Harry Reid Announces Senate Health Bill With Public Option
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Senate Majority Leader Harry Reid, long a target for the ire of progressives given his reluctance to express support for including a public health-insurance plan in the Senate's health-care reform bill, today surprised reporters with his announcement that the final Senate bill will contain a public option.
States will be permitted to opt out of the plan via their state's legislative process -- an escape clause, if you will, for a handful of Democratic senators who are less than keen on the notion of a public plan.
"I believe that a public option can achieve the goal of bringing meaningful reform to our broken system," Reid said, "will protect consumers, keep insurers honest, and ensure competition. And that's why we intend to include it in the bill will be submitted to the Senate."
Reid has been under relentless pressure from progressives to craft a bill containing a public insurance plan just as he gears up for what is expected to be a tough re-election campaign for 2010. Just last week, the Progressive Change Campaign Committee launched a television ad targeting Reid that asked, "Is Harry Reid strong enough?"
Most striking is that Reid's decision to include the public option assures the lack of a single Republican vote for health-care reform in the Senate, despite months of wrangling to get at least one -- that of Maine's Olympia Snowe. So desirous was the president of having a bipartisan bill, the White House seemed ready to cave to Snowe's proposal for a "trigger" -- a sort of imaginary public option, one that would only go into effect after private insurers had a few years to reduce costs on their own. Had the insurers failed to meet a benchmark for cost reduction, then a public plan would be designed, built and implemented -- a scheme that critics, such as Sen. Jay Rockefeller, D-W.V., see at best as a delaying tactic.
Just hours before Reid's press conference, the White House signaled weakness on the public option in a speech by Christina Romer, chair of the president's Council of Economic Advisers, who expressed a personal belief in the public option as a means of cost containment, but used qualified language to say so.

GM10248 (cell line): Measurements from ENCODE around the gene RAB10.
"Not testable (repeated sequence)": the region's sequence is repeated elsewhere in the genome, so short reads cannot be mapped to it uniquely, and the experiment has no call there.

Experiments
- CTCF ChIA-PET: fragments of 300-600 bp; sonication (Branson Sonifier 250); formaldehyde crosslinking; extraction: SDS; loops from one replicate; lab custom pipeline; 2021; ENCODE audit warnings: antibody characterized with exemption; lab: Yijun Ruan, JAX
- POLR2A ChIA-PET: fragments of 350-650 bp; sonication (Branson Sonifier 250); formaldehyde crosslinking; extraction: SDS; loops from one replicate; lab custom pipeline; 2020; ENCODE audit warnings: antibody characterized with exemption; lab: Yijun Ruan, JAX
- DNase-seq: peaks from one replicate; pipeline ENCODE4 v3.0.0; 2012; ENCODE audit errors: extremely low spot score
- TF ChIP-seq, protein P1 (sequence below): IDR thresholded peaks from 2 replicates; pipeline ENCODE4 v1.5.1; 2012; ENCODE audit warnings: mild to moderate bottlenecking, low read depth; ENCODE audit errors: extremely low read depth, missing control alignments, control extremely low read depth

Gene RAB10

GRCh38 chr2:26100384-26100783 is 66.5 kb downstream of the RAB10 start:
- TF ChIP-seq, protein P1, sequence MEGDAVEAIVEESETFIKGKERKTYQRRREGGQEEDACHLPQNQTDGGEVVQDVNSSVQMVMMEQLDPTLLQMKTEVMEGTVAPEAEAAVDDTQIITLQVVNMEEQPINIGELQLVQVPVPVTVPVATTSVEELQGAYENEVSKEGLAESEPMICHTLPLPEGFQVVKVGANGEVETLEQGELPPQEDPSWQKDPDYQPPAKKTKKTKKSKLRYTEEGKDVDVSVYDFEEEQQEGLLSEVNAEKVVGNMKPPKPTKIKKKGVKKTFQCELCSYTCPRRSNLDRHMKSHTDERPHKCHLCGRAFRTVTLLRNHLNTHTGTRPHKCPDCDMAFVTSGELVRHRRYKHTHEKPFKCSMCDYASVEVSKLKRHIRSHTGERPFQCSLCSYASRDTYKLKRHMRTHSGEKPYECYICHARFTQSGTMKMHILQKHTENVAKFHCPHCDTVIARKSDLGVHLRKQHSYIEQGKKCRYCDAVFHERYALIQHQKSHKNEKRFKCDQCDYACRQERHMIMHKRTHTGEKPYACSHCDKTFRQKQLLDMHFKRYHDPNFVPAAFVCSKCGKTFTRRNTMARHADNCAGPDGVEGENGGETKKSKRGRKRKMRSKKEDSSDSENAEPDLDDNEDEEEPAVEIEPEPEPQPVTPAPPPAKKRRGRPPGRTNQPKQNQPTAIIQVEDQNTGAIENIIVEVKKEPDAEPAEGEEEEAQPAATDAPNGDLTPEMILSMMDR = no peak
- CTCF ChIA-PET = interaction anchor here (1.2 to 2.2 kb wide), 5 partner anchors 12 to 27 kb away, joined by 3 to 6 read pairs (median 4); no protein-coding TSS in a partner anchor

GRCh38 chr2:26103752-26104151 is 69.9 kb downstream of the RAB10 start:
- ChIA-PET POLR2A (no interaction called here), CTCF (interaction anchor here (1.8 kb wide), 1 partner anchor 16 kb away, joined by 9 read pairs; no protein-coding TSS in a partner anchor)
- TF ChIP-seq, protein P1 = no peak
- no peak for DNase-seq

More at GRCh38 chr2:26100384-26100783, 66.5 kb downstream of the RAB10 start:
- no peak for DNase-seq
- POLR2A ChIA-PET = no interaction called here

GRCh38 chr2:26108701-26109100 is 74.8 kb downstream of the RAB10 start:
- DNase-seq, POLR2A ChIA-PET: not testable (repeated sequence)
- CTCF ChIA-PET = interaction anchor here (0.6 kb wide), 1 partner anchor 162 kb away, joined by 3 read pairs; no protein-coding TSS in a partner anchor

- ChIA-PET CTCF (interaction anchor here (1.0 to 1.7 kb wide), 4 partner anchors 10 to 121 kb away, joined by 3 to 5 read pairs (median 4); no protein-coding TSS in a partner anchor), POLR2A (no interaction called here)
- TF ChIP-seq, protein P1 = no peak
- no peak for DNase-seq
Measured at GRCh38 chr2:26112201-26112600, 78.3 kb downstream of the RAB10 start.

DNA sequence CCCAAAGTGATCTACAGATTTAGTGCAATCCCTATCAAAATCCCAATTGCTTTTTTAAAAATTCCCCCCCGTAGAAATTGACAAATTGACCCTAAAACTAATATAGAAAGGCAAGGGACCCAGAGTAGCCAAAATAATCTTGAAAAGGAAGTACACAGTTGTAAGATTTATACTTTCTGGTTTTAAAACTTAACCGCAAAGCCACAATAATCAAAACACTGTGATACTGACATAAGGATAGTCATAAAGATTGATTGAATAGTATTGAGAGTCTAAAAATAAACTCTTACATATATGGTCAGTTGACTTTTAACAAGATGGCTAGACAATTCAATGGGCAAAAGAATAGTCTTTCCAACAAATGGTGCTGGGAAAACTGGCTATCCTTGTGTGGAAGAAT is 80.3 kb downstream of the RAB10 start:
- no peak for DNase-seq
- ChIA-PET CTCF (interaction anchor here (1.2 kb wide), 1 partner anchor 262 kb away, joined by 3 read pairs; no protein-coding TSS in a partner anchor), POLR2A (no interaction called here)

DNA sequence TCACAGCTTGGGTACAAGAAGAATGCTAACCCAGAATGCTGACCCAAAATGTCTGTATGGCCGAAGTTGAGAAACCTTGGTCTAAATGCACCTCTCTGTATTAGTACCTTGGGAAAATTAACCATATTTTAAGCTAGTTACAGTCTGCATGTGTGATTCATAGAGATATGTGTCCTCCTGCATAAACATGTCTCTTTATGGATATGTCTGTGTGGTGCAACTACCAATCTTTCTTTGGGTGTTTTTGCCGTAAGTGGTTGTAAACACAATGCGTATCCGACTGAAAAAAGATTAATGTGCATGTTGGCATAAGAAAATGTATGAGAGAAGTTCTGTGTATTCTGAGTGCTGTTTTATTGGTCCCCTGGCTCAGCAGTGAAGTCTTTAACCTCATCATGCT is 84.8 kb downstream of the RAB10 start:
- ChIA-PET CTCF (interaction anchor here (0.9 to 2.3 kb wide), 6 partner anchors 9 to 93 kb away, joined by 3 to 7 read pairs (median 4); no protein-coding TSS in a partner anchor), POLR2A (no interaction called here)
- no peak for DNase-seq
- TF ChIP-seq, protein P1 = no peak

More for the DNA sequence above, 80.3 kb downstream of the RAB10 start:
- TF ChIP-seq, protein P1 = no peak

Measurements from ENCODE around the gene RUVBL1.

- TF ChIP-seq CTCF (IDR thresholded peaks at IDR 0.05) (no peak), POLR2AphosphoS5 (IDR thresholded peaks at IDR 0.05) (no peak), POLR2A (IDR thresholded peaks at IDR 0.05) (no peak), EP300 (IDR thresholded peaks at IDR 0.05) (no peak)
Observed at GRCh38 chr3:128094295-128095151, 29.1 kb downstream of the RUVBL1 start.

In her prepared remarks to journalists and policymakers at the Center for American Progress in Washington, D.C., Romer cited a public option as a "potentially important source of cost containment." Romer was more definite about the benefits of two other measures for holding down costs: Medicare cost reform, and an excise tax, such as that proposed by Sen. John Kerry, D-Mass., on high-cost private plans -- a concept opposed by the AFL-CIO.
Asked by AlterNet why her enthusiasm for the cost-savings offered by a public option was limited to a maybe, Romer replied, "I was certainly planning to present all three of these [proposals] as important." But the broader agreement among economists, she said, was for "something like the Kerry proposal."
Up until today, the White House had signaled a willingness to accept Snowe's trigger plan. But when Sam Stein of The Huffington Post asked about any potential cost containment offered by a trigger plan, Romer said she had no evidence of such -- a harbinger, perhaps, of the announcement later in the day that the Democrats would move forward without the Maine Republican.
After days of meetings, Reid explained, he and the two senators who produced the legislation from their respective committees -- Chris Dodd, D-Conn., of the Health, Education, Labor and Pensions Committee, and Max Baucus, D-Mont., chairman of the Finance Committee -- met with White House staff to hammer out a final proposal that Reid described as a "melding" of the two committees' bills. Though tight-lipped about the result, Reid did let on that the final bill would retain the provision for a health-care co-op system contained in the Finance Committee bill.